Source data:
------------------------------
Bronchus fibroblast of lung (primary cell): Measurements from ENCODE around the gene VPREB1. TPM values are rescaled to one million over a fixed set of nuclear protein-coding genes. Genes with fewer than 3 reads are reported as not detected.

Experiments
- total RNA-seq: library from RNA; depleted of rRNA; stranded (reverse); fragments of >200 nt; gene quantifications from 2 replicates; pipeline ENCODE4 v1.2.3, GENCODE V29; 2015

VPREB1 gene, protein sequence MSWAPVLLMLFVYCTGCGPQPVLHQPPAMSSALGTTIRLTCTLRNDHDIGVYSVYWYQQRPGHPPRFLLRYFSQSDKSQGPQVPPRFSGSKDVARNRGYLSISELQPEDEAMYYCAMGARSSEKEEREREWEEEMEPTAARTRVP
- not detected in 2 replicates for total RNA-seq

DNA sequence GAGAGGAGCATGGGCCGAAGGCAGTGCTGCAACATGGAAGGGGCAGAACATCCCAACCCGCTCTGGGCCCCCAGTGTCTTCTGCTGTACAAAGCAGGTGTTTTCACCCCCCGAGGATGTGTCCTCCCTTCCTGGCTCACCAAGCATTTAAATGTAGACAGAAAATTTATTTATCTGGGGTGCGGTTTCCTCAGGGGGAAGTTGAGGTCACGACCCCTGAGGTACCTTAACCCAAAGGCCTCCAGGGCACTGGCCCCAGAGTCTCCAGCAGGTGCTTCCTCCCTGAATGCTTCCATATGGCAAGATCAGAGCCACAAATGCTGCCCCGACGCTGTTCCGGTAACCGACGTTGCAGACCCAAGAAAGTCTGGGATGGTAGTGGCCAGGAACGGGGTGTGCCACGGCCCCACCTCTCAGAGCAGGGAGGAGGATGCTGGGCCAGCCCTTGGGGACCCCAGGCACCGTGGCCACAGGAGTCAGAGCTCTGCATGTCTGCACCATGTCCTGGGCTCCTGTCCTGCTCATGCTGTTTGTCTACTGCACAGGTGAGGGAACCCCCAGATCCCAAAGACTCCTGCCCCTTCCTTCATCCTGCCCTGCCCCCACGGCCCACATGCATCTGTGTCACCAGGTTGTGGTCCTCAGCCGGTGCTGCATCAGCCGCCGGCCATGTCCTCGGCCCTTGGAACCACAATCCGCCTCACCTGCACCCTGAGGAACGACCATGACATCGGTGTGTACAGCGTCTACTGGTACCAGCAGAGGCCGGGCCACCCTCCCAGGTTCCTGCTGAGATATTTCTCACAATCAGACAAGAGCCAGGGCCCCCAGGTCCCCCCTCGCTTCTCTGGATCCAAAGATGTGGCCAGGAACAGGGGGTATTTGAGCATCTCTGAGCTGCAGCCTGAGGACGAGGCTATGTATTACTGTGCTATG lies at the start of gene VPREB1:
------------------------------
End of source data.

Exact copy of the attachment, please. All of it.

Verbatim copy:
Bronchus fibroblast of lung (primary cell): Measurements from ENCODE around the gene VPREB1. TPM values are rescaled to one million over a fixed set of nuclear protein-coding genes. Genes with fewer than 3 reads are reported as not detected.

Experiments
- total RNA-seq: library from RNA; depleted of rRNA; stranded (reverse); fragments of >200 nt; gene quantifications from 2 replicates; pipeline ENCODE4 v1.2.3, GENCODE V29; 2015

VPREB1 gene, protein sequence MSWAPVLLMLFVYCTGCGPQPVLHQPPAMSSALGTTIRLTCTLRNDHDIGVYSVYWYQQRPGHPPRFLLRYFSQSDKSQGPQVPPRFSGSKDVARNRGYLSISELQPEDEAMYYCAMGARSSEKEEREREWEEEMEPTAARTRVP
- not detected in 2 replicates for total RNA-seq

DNA sequence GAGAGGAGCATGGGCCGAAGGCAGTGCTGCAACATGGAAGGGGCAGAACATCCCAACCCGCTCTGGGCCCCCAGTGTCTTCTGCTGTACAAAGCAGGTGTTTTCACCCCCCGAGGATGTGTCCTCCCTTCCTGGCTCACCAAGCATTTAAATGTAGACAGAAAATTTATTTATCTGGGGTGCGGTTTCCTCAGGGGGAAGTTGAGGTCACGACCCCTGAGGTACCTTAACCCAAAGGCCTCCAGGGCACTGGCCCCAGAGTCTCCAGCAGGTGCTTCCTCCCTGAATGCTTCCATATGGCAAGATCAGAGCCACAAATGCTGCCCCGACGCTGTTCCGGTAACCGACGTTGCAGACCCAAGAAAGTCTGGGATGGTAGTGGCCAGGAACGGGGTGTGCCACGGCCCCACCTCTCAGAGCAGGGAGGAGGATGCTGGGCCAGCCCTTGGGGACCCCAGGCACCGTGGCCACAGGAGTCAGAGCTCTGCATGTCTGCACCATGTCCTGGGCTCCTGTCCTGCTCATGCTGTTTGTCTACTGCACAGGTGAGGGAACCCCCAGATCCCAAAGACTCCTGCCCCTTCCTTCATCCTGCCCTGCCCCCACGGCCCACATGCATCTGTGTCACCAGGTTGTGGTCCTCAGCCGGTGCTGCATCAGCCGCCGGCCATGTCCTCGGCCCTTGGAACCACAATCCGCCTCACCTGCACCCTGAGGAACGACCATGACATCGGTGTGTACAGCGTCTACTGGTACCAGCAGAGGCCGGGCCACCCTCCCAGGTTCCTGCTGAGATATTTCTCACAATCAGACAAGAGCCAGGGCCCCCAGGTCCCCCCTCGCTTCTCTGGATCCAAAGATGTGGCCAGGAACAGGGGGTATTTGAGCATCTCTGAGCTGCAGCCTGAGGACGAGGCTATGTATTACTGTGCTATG lies at the start of gene VPREB1: